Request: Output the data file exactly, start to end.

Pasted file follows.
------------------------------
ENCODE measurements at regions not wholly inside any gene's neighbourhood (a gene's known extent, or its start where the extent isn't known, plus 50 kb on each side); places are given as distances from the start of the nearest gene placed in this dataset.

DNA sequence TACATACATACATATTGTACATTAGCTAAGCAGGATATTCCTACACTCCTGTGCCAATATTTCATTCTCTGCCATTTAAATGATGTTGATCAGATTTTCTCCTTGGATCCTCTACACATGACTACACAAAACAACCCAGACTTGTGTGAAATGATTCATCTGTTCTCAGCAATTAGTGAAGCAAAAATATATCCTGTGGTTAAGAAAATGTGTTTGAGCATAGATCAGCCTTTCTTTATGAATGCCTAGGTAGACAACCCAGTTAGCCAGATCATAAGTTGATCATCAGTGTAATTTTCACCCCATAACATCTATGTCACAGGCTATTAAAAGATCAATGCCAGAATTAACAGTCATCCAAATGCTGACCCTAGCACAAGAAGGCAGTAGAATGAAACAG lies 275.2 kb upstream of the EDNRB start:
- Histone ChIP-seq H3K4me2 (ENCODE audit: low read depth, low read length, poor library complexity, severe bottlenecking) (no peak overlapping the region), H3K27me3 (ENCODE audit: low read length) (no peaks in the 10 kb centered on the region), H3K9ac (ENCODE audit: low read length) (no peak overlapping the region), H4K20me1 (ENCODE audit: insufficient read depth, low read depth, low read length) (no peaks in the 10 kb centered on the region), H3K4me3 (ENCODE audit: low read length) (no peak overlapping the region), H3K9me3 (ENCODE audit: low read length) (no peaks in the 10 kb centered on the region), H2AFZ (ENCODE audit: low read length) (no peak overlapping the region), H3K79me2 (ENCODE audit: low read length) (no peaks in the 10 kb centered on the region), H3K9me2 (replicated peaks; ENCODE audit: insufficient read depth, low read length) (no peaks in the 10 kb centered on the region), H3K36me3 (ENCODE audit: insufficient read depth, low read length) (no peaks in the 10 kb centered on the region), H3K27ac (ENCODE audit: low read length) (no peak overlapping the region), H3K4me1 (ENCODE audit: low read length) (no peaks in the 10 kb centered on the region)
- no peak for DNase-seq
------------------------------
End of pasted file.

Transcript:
ENCODE measurements at regions not wholly inside any gene's neighbourhood (a gene's known extent, or its start where the extent isn't known, plus 50 kb on each side); places are given as distances from the start of the nearest gene placed in this dataset.

DNA sequence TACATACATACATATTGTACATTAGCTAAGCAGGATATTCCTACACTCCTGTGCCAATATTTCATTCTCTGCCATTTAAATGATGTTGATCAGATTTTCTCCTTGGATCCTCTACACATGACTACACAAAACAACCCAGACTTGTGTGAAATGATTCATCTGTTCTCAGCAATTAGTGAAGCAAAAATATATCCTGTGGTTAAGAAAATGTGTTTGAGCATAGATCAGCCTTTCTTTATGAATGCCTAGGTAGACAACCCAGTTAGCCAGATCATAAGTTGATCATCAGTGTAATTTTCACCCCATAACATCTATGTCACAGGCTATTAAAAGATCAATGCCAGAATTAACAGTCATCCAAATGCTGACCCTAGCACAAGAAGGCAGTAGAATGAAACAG lies 275.2 kb upstream of the EDNRB start:
- Histone ChIP-seq H3K4me2 (ENCODE audit: low read depth, low read length, poor library complexity, severe bottlenecking) (no peak overlapping the region), H3K27me3 (ENCODE audit: low read length) (no peaks in the 10 kb centered on the region), H3K9ac (ENCODE audit: low read length) (no peak overlapping the region), H4K20me1 (ENCODE audit: insufficient read depth, low read depth, low read length) (no peaks in the 10 kb centered on the region), H3K4me3 (ENCODE audit: low read length) (no peak overlapping the region), H3K9me3 (ENCODE audit: low read length) (no peaks in the 10 kb centered on the region), H2AFZ (ENCODE audit: low read length) (no peak overlapping the region), H3K79me2 (ENCODE audit: low read length) (no peaks in the 10 kb centered on the region), H3K9me2 (replicated peaks; ENCODE audit: insufficient read depth, low read length) (no peaks in the 10 kb centered on the region), H3K36me3 (ENCODE audit: insufficient read depth, low read length) (no peaks in the 10 kb centered on the region), H3K27ac (ENCODE audit: low read length) (no peak overlapping the region), H3K4me1 (ENCODE audit: low read length) (no peaks in the 10 kb centered on the region)
- no peak for DNase-seq